Approachable and relatable

In reporting this column, I was surprised to hear many executives and professionals I find breezily confident and pleasantly chatty confess it wasn’t something that came naturally. They had to work on it.

Dave MacLennan , who served as chief executive of agricultural giant Cargill for nearly a decade, started by leaning into a nickname: DMac, first bestowed upon him in a C-suite meeting where half the executives were named Dave.

He liked the informality of it. The further he ascended up the corporate hierarchy, the more he strove to be approachable and relatable.

Employees “need a reason to follow you,” he says. “One of the reasons they’re going to follow you is that they feel they know you.”

He makes a point to remember the details and dates of people’s lives, such as colleagues’ birthdays. After making his acquaintance, in a meeting years ago at The Wall Street Journal’s offices, I was shocked to receive an email from his address months later. Subject line: You , a heading so compelling I still recall it. He went on to say he remembered I was due with my first child any day now and just wanted to say good luck.

“So many people say, ‘Oh, I don’t have a good memory for that,’” he says. Prioritise remembering, making notes on your phone if you need, he says.

Now a board member and an executive coach, MacLennan sent hundreds of handwritten notes during his tenure. He’d reach out to midlevel managers who’d just gotten a promotion, or engineers who showed him around meat-processing plants. He’d pen words of thanks or congratulations. And he’d address the envelopes himself.

“Your handwriting is a very personal thing about you,” he says. “Think about it. Twenty seconds. It makes such an impact.”

Everyone’s important

Doling out your charm selectively will backfire, says Carla Harris , a Morgan Stanley executive. She chats up the woman cleaning the office, the receptionist at her doctor’s, the guy waiting alongside her for the elevator.

“Don’t be confused,” she tells young bankers. Executive assistants are often the most powerful people in the building, and you never know how someone can help—or hurt—you down the line.

Harris once spent a year mentoring a junior worker in another department, not expecting anything in return. One day, Harris randomly mentioned she faced an uphill battle in meeting with a new client. Oh!, the 24-year-old said. Turns out, the client was her friend. She made the call right there, setting up Harris for a work win.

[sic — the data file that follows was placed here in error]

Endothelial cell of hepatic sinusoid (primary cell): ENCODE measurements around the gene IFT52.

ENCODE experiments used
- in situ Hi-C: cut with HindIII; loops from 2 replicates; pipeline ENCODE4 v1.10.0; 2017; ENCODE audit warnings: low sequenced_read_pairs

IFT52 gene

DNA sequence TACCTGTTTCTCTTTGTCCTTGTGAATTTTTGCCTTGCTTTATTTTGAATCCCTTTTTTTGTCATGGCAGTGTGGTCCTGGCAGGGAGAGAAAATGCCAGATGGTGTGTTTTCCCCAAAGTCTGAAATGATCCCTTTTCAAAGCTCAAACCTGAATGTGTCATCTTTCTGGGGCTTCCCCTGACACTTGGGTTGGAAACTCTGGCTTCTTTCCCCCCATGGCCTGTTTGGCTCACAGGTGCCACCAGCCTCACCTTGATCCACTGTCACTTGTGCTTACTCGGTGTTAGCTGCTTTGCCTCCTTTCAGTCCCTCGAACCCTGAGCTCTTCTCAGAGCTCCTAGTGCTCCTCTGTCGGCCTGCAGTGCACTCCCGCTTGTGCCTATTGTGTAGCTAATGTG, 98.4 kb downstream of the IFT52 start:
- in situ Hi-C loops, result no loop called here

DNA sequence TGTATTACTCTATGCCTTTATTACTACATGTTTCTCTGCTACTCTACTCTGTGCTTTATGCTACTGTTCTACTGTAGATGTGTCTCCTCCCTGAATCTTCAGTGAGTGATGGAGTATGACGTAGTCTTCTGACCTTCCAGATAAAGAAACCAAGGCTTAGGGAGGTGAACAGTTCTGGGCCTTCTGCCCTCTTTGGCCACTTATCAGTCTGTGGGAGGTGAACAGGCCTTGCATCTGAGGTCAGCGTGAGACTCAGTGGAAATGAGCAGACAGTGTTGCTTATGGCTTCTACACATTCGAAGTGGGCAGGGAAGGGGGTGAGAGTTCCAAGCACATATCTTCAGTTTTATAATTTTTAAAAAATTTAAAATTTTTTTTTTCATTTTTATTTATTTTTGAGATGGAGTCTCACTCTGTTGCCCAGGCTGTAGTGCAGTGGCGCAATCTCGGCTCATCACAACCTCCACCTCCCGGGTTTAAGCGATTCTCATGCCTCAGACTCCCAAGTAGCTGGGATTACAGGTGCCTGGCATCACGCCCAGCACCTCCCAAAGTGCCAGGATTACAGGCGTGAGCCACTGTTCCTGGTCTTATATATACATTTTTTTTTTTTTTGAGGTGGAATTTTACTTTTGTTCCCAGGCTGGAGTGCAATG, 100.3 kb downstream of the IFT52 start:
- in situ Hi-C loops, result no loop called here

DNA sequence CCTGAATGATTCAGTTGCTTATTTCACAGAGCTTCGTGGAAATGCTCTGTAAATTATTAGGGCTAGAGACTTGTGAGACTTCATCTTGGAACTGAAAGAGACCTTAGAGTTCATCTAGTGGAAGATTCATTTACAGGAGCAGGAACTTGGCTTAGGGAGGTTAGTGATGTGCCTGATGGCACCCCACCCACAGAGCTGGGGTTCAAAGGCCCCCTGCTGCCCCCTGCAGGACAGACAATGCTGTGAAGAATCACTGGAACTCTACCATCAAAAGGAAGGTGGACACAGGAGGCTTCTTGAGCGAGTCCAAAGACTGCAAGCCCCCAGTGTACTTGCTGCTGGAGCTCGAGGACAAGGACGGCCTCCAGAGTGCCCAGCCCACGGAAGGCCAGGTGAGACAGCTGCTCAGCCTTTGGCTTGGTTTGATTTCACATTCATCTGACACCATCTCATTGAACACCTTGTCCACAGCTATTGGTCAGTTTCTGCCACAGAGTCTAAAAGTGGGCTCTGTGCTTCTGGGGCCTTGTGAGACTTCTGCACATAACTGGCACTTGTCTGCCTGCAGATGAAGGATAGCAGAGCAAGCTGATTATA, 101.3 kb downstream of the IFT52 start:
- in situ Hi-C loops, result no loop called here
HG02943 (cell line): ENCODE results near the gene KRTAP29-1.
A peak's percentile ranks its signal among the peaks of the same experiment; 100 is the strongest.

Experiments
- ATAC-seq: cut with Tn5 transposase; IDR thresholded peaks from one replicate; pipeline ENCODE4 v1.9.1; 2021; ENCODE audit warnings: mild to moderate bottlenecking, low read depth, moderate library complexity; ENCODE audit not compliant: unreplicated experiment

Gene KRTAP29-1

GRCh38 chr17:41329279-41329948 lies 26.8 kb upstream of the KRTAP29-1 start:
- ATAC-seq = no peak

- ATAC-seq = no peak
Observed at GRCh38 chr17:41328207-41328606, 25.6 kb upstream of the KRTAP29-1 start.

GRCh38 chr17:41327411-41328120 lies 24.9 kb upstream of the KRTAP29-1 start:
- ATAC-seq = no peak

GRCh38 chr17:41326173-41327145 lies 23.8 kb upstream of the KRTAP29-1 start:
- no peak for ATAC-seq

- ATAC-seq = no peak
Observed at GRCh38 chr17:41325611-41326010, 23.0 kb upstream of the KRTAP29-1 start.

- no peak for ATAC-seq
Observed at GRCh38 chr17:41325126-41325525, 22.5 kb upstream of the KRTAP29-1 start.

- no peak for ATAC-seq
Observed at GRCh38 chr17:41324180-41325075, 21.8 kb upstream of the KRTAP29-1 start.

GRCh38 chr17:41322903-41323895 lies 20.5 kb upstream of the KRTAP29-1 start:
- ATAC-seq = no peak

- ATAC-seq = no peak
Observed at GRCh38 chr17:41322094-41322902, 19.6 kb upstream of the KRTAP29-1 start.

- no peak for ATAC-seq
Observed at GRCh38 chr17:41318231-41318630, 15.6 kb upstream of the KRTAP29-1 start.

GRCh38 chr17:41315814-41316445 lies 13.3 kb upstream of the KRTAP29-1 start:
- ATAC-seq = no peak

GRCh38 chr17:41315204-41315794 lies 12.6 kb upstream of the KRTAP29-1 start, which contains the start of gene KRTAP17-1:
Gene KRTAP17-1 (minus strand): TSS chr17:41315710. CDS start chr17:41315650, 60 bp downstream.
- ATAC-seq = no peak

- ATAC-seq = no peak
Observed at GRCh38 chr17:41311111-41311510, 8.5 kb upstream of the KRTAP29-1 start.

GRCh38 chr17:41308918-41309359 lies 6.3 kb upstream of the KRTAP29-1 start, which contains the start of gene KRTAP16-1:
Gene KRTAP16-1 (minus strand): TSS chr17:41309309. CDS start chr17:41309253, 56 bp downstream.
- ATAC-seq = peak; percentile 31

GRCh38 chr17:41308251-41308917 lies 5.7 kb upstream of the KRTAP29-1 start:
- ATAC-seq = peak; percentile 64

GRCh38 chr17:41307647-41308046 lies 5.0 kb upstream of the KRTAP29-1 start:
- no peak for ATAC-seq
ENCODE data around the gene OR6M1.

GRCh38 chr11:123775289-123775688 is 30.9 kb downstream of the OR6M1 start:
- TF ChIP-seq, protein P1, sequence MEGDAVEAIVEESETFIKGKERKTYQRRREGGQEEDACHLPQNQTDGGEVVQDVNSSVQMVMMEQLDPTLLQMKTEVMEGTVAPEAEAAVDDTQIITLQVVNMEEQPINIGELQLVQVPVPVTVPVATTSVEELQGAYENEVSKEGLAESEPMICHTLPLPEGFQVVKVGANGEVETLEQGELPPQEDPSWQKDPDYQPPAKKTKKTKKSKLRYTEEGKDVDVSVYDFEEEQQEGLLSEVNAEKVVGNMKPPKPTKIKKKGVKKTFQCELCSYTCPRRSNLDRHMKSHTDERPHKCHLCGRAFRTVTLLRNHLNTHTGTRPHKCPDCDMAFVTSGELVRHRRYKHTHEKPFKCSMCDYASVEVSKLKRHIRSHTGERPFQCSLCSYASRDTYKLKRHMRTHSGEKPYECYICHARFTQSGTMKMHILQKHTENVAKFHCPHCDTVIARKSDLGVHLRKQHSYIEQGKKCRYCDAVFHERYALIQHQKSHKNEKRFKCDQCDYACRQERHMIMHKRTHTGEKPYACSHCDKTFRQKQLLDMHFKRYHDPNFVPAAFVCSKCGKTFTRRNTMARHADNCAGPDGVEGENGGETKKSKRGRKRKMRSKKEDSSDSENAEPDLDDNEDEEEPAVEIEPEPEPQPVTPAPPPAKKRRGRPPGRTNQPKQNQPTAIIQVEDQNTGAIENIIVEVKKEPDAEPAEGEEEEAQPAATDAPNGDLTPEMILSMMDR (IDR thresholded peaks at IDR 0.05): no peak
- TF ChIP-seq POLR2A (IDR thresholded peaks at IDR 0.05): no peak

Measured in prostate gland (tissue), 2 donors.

In the office, stop staring at your phone, Harris advises, and notice the people around you. Ask for their names. Push yourself to start a conversation with three random people every day.

Charisma for introverts

You can’t will yourself to be a bubbly extrovert, but you can find your own brand of charisma, says Vanessa Van Edwards, a communications trainer and author of a book about charismatic communication.

For introverted clients, she recommends using nonverbal cues. A slow triple nod shows people you’re listening. Placing your hands in the steeple position, together and facing up, denotes that you’re calm and present.

Try coming up with one question you’re known for. Not a canned, hokey ice-breaker, but something casual and simple that reflects your actual interests. One of her clients, a bookish executive struggling with uncomfortable, halting starts to his meetings, began kicking things off by asking “Reading anything good?”

Embracing your stumbles

Charisma starts with confidence. It’s not that captivating people don’t occasionally mispronounce a word or spill their coffee, says Henna Pryor, who wrote a book about embracing awkwardness at work. They just have a faster comeback rate than the rest of us. They call out the stumble instead of trying to hide it, make a small joke, and move on.

Being perfectly polished all the time is not only exhausting, it’s impossible. We know this, which is why appearing flawless can come off as fake. We like people who seem human, Pryor says.

Our most admired colleagues are often the ones who are good at their jobs and can laugh at themselves too, who occasionally trip or flub just like us.

“It creates this little moment of warmth,” she says, “that we actually find almost like a relief.”